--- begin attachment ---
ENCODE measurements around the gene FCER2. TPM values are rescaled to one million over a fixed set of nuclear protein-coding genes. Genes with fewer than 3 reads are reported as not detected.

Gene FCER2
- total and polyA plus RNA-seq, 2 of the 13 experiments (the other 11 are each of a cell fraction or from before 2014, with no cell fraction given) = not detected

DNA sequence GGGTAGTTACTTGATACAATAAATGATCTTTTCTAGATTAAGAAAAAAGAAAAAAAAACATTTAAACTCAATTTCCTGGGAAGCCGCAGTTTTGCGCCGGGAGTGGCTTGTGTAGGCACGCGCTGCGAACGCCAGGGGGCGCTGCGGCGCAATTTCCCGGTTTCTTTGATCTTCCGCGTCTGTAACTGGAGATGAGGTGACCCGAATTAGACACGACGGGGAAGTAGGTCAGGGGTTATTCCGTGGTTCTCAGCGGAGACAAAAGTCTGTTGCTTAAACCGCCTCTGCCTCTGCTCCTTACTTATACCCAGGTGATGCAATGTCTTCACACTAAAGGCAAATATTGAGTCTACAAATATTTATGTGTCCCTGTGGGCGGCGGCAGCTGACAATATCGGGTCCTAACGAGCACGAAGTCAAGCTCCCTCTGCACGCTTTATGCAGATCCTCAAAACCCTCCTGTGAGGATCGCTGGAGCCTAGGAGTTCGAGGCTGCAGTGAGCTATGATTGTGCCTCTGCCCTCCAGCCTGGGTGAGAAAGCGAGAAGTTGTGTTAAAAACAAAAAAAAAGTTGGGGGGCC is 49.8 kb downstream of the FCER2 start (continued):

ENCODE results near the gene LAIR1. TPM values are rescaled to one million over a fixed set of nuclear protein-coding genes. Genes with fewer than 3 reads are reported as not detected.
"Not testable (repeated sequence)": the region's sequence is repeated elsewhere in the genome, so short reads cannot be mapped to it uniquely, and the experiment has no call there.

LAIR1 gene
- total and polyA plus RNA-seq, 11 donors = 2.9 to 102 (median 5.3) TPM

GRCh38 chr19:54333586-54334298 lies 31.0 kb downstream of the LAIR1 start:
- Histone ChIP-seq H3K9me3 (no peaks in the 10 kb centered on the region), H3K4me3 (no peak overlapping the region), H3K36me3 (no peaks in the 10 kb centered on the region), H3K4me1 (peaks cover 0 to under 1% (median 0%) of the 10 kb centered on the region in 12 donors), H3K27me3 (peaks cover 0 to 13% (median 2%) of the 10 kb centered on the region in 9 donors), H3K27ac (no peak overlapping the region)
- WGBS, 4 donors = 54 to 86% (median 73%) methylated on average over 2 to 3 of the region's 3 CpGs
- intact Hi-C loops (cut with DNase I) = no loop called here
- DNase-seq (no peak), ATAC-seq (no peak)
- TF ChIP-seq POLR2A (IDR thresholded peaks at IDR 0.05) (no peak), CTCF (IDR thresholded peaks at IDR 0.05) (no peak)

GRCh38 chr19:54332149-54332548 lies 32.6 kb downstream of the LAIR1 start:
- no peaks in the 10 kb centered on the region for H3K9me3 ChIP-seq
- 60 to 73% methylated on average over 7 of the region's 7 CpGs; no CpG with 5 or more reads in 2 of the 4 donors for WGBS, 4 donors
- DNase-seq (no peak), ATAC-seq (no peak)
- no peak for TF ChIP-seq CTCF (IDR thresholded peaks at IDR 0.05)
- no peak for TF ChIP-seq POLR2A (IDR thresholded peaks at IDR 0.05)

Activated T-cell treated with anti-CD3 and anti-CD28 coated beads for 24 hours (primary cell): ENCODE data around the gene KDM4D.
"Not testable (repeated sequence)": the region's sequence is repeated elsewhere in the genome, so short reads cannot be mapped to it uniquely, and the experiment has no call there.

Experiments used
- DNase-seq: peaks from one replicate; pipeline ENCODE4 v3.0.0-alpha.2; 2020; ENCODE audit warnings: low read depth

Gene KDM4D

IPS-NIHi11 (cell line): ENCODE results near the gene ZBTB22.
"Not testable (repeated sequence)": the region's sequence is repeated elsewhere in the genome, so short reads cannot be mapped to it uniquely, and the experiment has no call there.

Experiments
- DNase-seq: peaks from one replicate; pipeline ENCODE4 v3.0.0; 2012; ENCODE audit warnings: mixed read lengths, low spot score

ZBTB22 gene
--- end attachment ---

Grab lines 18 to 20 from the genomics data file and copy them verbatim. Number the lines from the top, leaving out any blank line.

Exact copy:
- DNase-seq (no peak), ATAC-seq (no peak)
- no peak for TF ChIP-seq CTCF (IDR thresholded peaks at IDR 0.05)
- no peak for TF ChIP-seq POLR2A (IDR thresholded peaks at IDR 0.05)